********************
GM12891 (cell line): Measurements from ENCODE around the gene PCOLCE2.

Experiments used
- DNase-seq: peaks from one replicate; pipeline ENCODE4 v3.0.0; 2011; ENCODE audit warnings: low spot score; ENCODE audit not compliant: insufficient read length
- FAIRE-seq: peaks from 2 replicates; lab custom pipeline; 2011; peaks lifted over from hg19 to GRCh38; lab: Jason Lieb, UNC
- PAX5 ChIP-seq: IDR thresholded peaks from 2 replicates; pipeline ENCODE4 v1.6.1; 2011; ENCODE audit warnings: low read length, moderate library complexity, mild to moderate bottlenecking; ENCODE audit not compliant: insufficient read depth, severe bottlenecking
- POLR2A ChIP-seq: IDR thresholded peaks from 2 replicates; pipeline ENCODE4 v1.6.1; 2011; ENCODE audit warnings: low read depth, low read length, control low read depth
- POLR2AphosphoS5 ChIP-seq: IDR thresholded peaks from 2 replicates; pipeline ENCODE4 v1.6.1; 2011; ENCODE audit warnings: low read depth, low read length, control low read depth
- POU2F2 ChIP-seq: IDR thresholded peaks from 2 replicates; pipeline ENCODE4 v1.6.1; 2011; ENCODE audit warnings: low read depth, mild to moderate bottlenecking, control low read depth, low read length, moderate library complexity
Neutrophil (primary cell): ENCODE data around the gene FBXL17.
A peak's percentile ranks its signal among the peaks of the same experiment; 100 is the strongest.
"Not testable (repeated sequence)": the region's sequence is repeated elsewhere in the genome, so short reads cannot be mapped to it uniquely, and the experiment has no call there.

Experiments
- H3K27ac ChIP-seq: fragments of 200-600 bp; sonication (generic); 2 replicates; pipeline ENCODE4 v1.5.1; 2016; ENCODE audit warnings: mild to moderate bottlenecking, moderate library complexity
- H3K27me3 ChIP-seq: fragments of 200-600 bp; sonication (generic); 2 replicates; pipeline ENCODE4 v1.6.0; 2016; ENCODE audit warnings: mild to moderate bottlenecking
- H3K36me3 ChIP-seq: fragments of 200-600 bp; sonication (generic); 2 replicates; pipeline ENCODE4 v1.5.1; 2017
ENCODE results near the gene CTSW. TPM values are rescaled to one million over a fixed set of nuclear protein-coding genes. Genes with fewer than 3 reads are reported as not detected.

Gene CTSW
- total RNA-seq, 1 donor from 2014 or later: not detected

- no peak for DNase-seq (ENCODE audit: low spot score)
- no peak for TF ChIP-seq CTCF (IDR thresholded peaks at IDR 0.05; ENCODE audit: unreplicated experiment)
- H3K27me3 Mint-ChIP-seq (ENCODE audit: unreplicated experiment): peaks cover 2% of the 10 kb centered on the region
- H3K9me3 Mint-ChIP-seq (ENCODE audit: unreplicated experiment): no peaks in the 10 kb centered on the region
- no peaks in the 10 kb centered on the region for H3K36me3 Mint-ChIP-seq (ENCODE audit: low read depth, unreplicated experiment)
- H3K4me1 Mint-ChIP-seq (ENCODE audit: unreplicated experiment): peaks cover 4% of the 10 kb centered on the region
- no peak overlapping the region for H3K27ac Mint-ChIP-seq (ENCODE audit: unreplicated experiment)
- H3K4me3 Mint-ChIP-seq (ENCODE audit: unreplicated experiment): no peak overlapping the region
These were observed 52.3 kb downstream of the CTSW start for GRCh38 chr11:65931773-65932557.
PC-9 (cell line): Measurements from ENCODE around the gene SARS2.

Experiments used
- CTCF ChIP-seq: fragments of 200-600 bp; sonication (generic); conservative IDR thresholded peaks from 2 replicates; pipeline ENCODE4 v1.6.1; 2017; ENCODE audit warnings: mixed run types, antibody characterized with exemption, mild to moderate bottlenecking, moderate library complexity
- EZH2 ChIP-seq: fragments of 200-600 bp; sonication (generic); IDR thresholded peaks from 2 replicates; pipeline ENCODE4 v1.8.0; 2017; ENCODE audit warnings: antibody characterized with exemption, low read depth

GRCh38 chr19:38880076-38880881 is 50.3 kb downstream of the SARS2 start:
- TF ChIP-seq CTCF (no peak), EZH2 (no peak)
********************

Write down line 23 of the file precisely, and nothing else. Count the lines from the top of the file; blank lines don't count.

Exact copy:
- no peaks in the 10 kb centered on the region for H3K36me3 Mint-ChIP-seq (ENCODE audit: low read depth, unreplicated experiment)